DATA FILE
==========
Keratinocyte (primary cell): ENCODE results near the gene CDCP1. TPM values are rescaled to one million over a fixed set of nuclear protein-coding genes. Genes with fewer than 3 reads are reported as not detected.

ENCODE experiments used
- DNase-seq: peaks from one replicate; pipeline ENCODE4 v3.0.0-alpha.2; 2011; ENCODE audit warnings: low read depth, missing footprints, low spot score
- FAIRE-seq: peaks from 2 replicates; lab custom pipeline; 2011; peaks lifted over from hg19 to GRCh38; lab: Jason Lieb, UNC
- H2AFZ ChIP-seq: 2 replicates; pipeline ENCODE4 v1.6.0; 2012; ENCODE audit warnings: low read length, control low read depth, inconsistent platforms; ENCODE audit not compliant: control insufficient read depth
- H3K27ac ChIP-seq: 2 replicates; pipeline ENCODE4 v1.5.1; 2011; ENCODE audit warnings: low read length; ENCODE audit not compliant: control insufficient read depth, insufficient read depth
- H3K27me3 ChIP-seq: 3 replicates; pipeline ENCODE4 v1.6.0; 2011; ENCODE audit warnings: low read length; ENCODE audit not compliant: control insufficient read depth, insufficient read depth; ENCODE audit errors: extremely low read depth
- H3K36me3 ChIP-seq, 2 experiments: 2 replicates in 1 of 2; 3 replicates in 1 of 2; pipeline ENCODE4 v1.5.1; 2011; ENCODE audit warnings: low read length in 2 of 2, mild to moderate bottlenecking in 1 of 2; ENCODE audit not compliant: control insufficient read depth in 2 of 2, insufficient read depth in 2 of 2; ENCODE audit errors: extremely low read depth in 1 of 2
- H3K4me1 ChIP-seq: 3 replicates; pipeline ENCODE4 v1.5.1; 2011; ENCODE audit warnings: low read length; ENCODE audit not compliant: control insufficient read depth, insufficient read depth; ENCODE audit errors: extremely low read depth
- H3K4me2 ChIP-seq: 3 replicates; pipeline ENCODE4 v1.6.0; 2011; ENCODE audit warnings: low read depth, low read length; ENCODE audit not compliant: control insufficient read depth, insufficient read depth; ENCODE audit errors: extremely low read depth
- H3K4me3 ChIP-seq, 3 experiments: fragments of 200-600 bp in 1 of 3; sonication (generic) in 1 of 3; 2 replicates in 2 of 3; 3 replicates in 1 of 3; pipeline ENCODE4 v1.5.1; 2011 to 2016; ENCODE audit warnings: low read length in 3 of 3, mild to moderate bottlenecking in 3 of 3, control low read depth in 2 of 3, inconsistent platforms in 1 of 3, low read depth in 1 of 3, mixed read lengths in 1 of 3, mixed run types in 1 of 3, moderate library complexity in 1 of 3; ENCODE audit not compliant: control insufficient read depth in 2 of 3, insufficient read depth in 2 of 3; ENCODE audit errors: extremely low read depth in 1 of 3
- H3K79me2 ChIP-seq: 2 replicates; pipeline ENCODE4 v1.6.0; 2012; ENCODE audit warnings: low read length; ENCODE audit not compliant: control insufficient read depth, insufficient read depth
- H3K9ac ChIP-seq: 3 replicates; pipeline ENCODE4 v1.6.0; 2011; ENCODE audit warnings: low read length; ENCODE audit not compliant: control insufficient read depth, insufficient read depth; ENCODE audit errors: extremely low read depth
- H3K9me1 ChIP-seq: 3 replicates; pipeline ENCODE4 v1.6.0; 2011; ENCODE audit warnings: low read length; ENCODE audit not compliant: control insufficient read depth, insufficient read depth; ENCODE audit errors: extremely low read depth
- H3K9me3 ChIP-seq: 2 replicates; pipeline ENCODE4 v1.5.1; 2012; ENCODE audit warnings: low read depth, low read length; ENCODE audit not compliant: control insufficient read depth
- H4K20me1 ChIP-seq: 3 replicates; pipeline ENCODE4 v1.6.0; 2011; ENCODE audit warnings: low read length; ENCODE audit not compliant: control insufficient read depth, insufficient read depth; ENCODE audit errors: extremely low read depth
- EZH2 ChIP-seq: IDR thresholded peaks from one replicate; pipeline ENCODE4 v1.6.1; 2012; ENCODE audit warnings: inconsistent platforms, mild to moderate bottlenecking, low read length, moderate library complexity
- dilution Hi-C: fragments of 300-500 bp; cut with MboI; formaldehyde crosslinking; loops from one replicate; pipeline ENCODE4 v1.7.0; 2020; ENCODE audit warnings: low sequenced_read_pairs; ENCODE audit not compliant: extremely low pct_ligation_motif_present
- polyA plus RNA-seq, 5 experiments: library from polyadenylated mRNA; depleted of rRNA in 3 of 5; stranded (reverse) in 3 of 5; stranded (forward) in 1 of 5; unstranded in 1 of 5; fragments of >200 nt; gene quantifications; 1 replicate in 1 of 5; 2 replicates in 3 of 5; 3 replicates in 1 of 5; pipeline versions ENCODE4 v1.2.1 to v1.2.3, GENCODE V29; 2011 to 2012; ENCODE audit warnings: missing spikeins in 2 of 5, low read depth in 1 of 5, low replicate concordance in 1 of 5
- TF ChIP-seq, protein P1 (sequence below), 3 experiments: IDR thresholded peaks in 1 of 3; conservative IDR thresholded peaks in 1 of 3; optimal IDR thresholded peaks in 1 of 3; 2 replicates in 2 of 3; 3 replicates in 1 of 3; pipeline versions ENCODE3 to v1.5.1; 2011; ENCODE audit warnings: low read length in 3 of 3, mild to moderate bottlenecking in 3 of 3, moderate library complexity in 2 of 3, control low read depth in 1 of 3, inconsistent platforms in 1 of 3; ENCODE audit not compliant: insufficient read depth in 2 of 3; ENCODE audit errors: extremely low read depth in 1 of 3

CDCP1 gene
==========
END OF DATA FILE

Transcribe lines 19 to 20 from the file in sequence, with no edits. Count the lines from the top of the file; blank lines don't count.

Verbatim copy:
- polyA plus RNA-seq, 5 experiments: library from polyadenylated mRNA; depleted of rRNA in 3 of 5; stranded (reverse) in 3 of 5; stranded (forward) in 1 of 5; unstranded in 1 of 5; fragments of >200 nt; gene quantifications; 1 replicate in 1 of 5; 2 replicates in 3 of 5; 3 replicates in 1 of 5; pipeline versions ENCODE4 v1.2.1 to v1.2.3, GENCODE V29; 2011 to 2012; ENCODE audit warnings: missing spikeins in 2 of 5, low read depth in 1 of 5, low replicate concordance in 1 of 5
- TF ChIP-seq, protein P1 (sequence below), 3 experiments: IDR thresholded peaks in 1 of 3; conservative IDR thresholded peaks in 1 of 3; optimal IDR thresholded peaks in 1 of 3; 2 replicates in 2 of 3; 3 replicates in 1 of 3; pipeline versions ENCODE3 to v1.5.1; 2011; ENCODE audit warnings: low read length in 3 of 3, mild to moderate bottlenecking in 3 of 3, moderate library complexity in 2 of 3, control low read depth in 1 of 3, inconsistent platforms in 1 of 3; ENCODE audit not compliant: insufficient read depth in 2 of 3; ENCODE audit errors: extremely low read depth in 1 of 3